A number of organic compounds cannot be accurately represented by one structure. For example, benzene is ordinarily represented as
This structure has three C-C bonds and three C=C bonds.
Carbon-carbon double bond length = 1.34 A
Carbon-carbon single bond length = 1.54A.
But it has been determined experimentally that all carbon-carbon bonds in benzene are identical and have same bond length (1.39A).
Thus, the structure of benzene cannot be represented by single structure. It can be represented equally well by ‘he energetically similar structures I and II. The two structures are called resonance structures.
Actual structure of benzene is resonance hybrid of structures I and II.
Another example of resonance is provided by nitromethane (CH3N02) which can be represented by two Lewis structures.
The actual structure of nitromethane is a resonance hybrid of the two canonical forms I and II.
The difference in the energy between the most stable contributing structure for a compound and its resonance hybrid is called as resonance energy or resonance stabilization energy.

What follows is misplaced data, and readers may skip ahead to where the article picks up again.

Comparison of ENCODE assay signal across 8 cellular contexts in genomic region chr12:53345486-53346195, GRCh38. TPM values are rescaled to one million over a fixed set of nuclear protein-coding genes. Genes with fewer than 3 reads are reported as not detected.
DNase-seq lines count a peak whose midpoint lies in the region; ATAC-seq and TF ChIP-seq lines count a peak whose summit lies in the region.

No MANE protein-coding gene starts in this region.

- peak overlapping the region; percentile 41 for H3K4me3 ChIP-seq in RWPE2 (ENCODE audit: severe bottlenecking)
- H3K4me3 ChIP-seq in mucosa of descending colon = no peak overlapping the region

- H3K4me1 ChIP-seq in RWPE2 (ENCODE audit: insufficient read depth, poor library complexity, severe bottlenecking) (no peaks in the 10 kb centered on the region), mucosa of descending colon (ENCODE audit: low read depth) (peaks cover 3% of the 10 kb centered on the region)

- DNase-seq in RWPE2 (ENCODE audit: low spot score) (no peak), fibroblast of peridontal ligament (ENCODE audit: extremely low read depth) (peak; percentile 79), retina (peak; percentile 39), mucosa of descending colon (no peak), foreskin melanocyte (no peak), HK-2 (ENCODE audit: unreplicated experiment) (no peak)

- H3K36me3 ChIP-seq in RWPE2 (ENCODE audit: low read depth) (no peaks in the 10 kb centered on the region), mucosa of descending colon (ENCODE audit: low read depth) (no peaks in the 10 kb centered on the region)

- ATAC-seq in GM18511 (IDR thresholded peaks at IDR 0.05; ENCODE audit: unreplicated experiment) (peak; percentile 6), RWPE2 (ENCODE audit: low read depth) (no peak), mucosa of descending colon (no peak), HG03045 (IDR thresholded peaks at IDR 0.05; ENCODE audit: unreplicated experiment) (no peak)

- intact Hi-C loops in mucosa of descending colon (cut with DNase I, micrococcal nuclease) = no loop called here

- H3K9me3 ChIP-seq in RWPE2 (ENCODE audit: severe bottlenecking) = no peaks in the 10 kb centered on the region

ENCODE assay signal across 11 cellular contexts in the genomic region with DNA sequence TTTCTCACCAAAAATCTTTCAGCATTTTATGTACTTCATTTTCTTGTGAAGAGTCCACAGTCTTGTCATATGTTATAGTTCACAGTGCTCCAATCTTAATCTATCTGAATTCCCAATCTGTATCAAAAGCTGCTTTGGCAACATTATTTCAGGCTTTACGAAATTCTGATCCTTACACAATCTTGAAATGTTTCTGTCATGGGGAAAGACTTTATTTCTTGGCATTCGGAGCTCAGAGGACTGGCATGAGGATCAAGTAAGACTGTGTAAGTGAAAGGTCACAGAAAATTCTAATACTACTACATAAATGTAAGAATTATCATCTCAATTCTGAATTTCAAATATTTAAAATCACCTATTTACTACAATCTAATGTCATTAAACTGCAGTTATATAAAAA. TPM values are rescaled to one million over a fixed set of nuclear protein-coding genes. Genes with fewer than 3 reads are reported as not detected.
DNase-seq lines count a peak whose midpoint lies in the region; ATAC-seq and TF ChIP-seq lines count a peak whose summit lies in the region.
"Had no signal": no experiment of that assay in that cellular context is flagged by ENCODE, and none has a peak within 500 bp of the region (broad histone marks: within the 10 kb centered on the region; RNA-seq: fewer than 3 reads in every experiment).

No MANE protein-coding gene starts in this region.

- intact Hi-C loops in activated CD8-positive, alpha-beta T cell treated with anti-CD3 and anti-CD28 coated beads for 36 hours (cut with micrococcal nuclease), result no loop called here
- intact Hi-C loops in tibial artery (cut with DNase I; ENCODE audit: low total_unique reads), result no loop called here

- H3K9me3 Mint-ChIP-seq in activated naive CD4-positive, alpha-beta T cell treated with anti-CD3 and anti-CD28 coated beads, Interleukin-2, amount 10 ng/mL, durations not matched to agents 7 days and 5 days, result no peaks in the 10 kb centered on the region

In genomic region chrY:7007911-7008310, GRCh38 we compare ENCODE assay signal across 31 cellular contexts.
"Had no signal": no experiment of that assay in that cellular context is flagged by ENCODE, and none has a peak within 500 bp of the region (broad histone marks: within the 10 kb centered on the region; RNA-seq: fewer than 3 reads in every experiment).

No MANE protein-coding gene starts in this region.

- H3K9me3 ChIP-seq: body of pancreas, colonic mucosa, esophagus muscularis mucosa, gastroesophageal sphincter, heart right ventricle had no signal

The polarity produced in the molecule by the interaction of two π-bonds or between a π-bond and a lone pair of electrons present on an adjacent atom. There are two types of resonance or mesomeric effects designated as R or M effect.
Positive Resonance Effect (+R effect)
Those atoms which lose electrons towards a carbon atom are said to have a +M effect or +R effect. For example:
-Cl, -Br, -I, -NH2, -NR2, -OH, -OCH3
Negative Resonance Effect (-R effect)
Those atoms or groups which draw electrons away from a carbon atom are said to have a -M effect or -R effect.
For example: -NO2, -C≡N, -CHO
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